LIFE&STYLE

[Herald Design Forum 2019] Alex Mustonen, artist who reinvents everyday structures, materials

By Shim Woo-hyun
  • Published : Oct 7, 2019 - 18:05
  • Updated : Oct 7, 2019 - 18:05

Alex Mustonen, co-founder of New York-based studio Snarkitecture, is a creator of unconventional objects and spaces, merging different disciplines, including art and architecture. 

Benches and translucent balls used for “The Beach” are on display at the National Building Museum in Washington in 2015. (Snarkitecture)

Mustonen and his colleagues at Snarkitecture -- Daniel Arsham and Ben Porto -- are widely known for their works that reinterpret everyday structures and materials, transforming them into something utterly new to invite visitors to engage with their surroundings.

At Herald Design Forum 2019, Mustonen will talk about Snarkitecture projects, including the collaboration with Berlin-based Pentatonic, titled “Fractured.”

“Fractured” is a set of modular furniture made from recycled waste, including cans, computer parts and coffee cups. It is hard to fathom they were created from recycled waste when looking at the sleek-looking products. 

Furniture from Snarkitecture’s project “Fractured,” a collaboration with Berlin-based brand Pentatonic (Snarkitecture)

Made entirely with post-consumer waste, each bench required 240 plastic bottles, 45 aluminum cans, 120 items of food packaging and four car bumpers. Each table was made using 1,290 cans, 140 food containers and coffee cup lids and six car bumpers.

The furniture items have large cracks that split the pieces into two parts like puzzle pieces. The items were designed to reflect the recycling process itself, as each piece can be broken into two and put back to form a whole again.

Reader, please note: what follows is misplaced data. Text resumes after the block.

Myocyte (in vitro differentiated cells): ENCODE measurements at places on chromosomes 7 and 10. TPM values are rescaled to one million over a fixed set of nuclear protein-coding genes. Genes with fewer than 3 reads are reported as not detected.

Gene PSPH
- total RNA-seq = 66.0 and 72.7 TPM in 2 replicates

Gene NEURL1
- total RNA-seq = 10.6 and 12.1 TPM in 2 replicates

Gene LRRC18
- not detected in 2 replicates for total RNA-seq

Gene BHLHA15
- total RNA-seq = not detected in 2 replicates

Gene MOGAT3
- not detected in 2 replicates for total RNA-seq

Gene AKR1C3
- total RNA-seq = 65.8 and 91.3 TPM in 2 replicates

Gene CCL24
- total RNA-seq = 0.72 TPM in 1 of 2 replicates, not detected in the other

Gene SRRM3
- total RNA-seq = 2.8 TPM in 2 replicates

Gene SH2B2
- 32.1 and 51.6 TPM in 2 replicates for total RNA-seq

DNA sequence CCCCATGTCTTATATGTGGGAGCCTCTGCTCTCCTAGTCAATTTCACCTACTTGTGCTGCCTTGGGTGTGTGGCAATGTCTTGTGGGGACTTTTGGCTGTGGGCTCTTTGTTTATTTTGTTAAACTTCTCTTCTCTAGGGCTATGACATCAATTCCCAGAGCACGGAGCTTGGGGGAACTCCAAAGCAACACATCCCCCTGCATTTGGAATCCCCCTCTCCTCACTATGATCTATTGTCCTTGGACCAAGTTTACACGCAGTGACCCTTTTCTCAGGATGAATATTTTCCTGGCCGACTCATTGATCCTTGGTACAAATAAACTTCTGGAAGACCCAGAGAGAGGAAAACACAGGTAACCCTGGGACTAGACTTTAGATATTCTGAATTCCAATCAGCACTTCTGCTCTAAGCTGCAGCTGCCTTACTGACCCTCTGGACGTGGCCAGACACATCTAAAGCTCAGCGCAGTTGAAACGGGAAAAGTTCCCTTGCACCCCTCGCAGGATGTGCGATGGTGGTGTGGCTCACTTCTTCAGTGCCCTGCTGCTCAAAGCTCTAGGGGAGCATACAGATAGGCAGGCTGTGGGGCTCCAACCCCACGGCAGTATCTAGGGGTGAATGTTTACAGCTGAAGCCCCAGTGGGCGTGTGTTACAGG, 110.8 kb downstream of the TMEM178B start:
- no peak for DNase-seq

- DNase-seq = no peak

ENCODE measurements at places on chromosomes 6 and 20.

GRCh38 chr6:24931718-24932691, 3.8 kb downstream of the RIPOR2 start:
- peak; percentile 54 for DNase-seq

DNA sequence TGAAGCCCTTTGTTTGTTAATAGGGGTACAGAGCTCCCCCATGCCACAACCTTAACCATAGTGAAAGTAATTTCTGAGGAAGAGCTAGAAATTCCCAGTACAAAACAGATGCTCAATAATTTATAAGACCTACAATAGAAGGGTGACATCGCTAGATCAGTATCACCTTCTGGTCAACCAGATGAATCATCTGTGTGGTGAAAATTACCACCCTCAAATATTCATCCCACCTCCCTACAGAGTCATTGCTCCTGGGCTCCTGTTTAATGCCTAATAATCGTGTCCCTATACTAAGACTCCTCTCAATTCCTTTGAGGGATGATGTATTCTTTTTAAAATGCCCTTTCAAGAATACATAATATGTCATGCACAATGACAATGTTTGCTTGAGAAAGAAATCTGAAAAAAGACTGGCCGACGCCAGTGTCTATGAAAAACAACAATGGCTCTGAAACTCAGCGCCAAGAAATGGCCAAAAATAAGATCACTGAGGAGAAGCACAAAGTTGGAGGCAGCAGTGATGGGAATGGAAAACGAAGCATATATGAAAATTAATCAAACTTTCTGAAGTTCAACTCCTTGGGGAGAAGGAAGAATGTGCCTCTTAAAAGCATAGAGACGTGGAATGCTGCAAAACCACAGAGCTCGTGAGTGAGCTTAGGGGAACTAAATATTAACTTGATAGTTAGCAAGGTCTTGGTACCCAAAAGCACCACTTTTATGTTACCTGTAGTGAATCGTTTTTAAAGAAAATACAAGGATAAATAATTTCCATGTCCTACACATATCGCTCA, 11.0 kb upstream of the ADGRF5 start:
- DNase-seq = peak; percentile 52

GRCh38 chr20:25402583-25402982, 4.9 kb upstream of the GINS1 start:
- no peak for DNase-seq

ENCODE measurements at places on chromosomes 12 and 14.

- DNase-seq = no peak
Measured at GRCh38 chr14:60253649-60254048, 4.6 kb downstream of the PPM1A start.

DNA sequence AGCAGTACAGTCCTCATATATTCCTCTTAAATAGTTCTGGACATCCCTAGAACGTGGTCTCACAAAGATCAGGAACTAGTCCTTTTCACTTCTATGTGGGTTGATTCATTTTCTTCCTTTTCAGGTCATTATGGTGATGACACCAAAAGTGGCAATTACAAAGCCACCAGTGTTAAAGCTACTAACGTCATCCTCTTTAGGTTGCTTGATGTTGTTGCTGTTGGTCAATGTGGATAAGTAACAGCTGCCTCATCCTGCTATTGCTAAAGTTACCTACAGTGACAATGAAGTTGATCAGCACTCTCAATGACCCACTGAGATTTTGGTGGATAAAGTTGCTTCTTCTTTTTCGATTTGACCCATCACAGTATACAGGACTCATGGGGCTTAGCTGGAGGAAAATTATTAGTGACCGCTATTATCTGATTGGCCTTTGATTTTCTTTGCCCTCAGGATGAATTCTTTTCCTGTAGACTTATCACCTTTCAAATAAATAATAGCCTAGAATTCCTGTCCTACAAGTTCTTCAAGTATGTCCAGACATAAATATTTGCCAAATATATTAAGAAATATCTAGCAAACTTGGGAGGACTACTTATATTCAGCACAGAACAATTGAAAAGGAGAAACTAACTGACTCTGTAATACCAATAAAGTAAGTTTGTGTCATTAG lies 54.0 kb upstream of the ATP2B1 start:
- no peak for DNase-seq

Other projects by Snarkitecture include a permanent exhibition space called Snark Park, which opened this year in the Hudson Yards multibillion-dollar redevelopment program aimed at expanding Manhattan’s midtown business district toward the Hudson River.

This year, the New York-based studio filled a Manhattan gallery run by carmaker Lexus with 168 responsive spherical orbs that change color upon being touched.

In 2015, Snarkitecture transformed the grand hall of the National Building Museum in Washington into a “beach” featuring a sea of translucent balls, complete with a shoreline decorated with lounge chairs and umbrellas.

Mustonen studied at the Irwin S. Chanin School of Architecture at the Cooper Union for the Advancement of Science and Art in New York. He later co-founded Snarkitecture in 2008.

By Shim Woo-hyun (ws@heraldcorp.com)